Image caption The UK has deployed fighter jets to Cyprus and it could use these to ramp up its operations in Iraq

Britain has a number of interests at stake in Iraq. Over 500 Britons have travelled to the region to fight alongside Islamic State and associated jihadist groups, Britain is closely allied to vulnerable neighbouring states like Jordan, and it was British jets that enforced the 12-year no-fly zone that sheltered Kurds after the Gulf War.

The UK has therefore watched the group's rise with concern, but ministers are wary of an open-ended military commitment the year before national elections.

Although the UK has only conducted airdrops of food and water thus far, the Tornado fighter jets it has deployed to Cyprus would allow it to quickly ramp up operations.

It could also contribute refuelling, reconnaissance, and transport aircraft, as well as deploying its special forces, who have extensive experience of Iraq, to gather intelligence and guide air strikes. Britain could thereby ease the burden on US forces.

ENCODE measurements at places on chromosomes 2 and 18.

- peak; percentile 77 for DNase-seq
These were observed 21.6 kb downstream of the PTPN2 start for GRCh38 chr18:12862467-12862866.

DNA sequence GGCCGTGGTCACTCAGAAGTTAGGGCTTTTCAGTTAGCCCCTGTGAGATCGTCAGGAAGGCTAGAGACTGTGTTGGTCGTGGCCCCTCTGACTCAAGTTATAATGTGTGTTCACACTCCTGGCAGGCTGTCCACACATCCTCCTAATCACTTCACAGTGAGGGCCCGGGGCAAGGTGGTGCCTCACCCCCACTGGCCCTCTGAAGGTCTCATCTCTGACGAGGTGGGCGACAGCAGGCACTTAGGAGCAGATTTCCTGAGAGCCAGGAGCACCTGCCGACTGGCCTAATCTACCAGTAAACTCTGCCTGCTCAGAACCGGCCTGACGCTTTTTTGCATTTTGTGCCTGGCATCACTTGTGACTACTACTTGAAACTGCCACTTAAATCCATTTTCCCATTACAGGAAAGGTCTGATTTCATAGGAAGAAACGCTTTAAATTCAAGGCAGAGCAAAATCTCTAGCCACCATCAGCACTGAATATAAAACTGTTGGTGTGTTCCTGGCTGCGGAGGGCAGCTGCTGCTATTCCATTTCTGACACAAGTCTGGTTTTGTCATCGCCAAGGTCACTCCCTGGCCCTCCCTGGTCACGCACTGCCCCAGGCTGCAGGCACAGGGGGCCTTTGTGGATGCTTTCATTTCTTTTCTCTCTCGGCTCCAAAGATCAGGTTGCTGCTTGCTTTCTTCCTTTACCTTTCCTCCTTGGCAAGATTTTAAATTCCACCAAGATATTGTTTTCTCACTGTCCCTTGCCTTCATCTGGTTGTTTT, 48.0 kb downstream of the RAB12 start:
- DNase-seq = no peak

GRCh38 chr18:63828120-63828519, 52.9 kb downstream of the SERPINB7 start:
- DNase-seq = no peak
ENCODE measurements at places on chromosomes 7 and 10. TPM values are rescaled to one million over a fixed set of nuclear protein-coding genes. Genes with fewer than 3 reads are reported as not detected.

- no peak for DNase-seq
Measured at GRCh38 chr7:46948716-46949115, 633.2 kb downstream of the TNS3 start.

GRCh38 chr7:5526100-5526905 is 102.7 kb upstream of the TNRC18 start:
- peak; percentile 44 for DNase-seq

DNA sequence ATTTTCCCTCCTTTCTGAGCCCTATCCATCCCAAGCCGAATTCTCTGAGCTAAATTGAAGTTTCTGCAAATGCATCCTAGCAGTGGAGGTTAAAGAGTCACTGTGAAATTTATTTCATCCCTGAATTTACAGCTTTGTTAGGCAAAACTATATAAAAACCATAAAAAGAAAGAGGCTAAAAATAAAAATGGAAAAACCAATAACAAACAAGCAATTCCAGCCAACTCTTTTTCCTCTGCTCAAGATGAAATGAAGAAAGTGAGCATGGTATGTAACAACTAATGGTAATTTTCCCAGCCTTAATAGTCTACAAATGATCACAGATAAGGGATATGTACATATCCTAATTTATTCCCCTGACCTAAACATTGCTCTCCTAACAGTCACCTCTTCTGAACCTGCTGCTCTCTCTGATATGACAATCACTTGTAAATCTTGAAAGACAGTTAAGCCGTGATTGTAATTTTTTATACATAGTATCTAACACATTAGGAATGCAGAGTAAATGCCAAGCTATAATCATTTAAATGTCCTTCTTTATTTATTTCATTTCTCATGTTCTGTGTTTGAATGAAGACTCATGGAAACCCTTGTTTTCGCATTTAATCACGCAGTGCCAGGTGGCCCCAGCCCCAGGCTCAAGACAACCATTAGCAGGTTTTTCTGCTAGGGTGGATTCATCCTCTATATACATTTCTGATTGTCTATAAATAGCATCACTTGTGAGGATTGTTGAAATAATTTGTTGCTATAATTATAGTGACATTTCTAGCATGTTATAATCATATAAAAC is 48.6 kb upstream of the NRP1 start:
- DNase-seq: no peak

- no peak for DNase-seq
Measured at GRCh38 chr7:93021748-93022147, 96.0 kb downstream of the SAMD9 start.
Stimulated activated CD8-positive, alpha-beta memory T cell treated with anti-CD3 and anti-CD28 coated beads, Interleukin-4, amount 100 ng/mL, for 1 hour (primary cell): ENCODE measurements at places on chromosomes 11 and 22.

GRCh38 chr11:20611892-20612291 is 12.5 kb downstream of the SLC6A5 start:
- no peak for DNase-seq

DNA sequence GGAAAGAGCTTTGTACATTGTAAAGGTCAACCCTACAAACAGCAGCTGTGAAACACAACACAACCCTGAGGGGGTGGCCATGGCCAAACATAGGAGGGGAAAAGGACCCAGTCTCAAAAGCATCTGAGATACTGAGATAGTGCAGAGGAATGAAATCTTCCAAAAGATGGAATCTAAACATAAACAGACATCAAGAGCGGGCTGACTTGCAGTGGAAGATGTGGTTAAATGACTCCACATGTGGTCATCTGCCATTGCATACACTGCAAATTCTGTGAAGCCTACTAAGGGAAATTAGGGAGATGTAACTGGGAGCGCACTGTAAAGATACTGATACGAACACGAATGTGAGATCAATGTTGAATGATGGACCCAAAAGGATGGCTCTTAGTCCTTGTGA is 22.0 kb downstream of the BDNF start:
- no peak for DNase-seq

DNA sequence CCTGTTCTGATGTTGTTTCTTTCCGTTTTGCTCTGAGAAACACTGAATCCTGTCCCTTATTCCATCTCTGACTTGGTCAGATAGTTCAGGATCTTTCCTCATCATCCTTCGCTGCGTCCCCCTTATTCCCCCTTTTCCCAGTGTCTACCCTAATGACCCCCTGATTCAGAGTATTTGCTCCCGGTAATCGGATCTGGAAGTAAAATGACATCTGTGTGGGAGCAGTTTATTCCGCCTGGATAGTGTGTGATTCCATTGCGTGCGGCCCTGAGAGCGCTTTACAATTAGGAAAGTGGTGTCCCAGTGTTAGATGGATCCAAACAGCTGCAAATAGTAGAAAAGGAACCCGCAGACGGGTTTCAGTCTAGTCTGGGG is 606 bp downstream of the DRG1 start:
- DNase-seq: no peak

But these UK forces are only likely to be used for a short mission, and in line with US objectives - defending Kurdish territories and relieving trapped minorities, not defeating IS.

To degrade Islamic State over the longer-term, the UK should focus on arming, training, and indirectly supporting Kurdish forces, and helping Haider al-Abadi's new government to rebuild his country's shattered army.

Shashank Joshi - Royal United Services Institute


'New government must reach out to Sunnis and Kurds'

Image copyright AFP
Image caption Critics say Nouri al-Maliki's policies alienated many Iraqis and allowed IS to exploit the political chaos

The key to defeating Islamic State is not military, but political.

It is the ability of the new government to reach out to the Sunnis and Kurds, make it clear that the slide towards sectarian division is over, show that nation's political power and oil wealth will be shared, and demonstrate that it is returning to the creation of national Iraqi security forces rather than Shiite forces and militias.

The US can only help, and only succeed, if Iraqis are willing to unify enough to be able to help themselves. Even then the prospects of success are uncertain.

Nouri al-Maliki pushed the nation towards division and civil war too long, defeating IS will not be easy, and even its defeat or collapse may leave Iraq too divided.

Anthony Cordesman - Center for Strategic and International Studies